+Dana Blankenhorn Curious.  How often have you seen us be on opposite sides?  Politics is the only obvious possibility and Tim is too bright to be a doctrinaire statist.  For all his disdain of "libertarian fairy dust", one of the few places Morozov is actually on to something is that Tim's ideas are broadly libertarian in effect.  Only, Morozov thinks that's a bug - I consider it a feature.
+Stephen Benson If and when that reporter does interview me I'll do a full rebuttal which you'll get to read along with everybody else.
Wow. Long form journalism isn't just not dead, it's never ending.
+Stephen Benson For me, the first clue that it was a hatchet-job was when I hit the comment "The enduring emptiness of our technology debates has one main cause, and his name is Tim O’Reilly."  I mean, really?

It's these little smears throughout the piece that are the giveaway of dishonesty. Another one: "Hiding beneath this glossy veneer of disruption-talk is the same old gospel of individualism, small government, and market fundamentalism that we associate with Randian characters." Obviously the reader is supposed to assume that Tim O'Reilly is another Randroid, but the author has carefully not actually said so in a way which can be refuted.
+mathew murphy The hilarious part is that he thinks being described as a Randian is a huge terrible club of insult. I'm not a Randite myself, but I'd consider it far more insulting to be tagged as the state-worshiping collectivist opposite.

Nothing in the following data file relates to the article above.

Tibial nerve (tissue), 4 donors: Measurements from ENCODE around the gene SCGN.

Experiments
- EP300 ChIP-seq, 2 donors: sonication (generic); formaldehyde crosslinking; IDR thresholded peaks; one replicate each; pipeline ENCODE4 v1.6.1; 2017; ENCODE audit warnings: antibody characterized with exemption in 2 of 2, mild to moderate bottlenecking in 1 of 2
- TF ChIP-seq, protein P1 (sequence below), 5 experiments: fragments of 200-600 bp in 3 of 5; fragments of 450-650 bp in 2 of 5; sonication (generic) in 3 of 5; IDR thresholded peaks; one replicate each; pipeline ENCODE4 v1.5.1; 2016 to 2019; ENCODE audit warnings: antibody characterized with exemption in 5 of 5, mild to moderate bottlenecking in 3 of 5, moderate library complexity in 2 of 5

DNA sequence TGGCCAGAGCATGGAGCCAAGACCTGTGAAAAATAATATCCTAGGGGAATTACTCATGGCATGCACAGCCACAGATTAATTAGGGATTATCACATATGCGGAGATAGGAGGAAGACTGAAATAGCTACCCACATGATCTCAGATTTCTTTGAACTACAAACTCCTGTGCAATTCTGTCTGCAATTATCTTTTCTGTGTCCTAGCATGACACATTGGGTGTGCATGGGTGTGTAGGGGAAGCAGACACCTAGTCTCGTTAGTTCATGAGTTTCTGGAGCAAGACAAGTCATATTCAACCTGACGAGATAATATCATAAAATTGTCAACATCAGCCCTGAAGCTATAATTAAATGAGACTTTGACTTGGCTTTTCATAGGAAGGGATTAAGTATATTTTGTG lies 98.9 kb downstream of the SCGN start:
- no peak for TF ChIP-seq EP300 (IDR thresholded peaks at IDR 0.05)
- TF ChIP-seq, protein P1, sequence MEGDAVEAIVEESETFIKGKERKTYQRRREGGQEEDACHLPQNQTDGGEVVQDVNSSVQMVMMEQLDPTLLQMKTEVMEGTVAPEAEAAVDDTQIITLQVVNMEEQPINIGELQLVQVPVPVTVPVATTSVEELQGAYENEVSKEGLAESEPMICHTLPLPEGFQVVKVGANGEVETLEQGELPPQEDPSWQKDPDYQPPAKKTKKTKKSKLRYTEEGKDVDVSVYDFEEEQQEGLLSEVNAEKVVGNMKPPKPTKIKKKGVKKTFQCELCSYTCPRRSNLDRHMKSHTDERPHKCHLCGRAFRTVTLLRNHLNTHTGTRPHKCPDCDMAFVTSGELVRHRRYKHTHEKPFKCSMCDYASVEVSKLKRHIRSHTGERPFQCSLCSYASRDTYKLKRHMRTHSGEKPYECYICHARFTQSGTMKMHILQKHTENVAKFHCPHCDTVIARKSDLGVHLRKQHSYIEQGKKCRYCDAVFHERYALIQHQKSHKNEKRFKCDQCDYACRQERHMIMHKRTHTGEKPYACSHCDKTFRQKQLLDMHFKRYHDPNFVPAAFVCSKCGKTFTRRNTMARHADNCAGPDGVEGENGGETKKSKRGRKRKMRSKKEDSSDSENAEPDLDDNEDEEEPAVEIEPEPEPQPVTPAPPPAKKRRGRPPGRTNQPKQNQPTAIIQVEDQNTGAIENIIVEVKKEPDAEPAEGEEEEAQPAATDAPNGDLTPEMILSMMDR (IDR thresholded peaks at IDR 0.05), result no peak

Huh. I didn't think he had much of a point at first, but I'm starting to wonder now (but not about the 'one main cause' thing @mathew murphy, that's just dumb; clumsy polemic at best, like much of it). 
I don't know enough about O'Reilly to judge the personal side of this criticism but Morozov's critique of the govt. 2.0 vision as an attempt to placate the public by letting them fiddle at the edges so as to distract them from questioning the effectiveness of the system as a whole, is in my view accurate. It's also of grave concern to anyone who, like me, feels that participation in govt. should be available to all and provide the opportunity for genuine, progressive change. 
+Kirsten Morel The intent of Morozov is to increase cynicism about all western institutions, including its tech sector. On whose behalf, no one knows. My guess is if you follow the money you'll find out. 
One thing that stays with me after a day of sitting with this piece is how shallowly people like Morozov understand (or intentionally misunderstand) my notion of government as a platform. The idea that it's a kind of techno-libertarianism, an abandonment of the idea of government, is truly baffling to me.  

Have these people not looked at the history of platforms in the computer industry?  It's a history of institutions with enormous power. My fear is that I've perhaps been showing government a path to increase its influence, to shape society more profoundly.  While there are ownerless platforms like the web, there are far more platforms like those created by Microsoft, Apple, and increasingly, Google and Amazon, where the platform owner unleashes enormous entrepreneurial energy from external developers, but uses it to centralize and increase its own sway over the marketplace.

Of course, that's why I try to point to useful, generative examples of platform thinking.  Institutions tend to go wrong over time no matter how they are set up, but systems with certain architectures are more resistant to malformation.

I'm wondering how positioning me as a libertarian is reconciled with my endorsement of Barack Obama or the political tweeting that has often earned me scorn from the right wing as just another "big government liberal."  I'm also wondering how they reconcile the libertarian idea of the primacy of the individual with the study of collective intelligence and collective activity that has been at the heart of my work. I've been called a communist more often than I've been called a libertarian!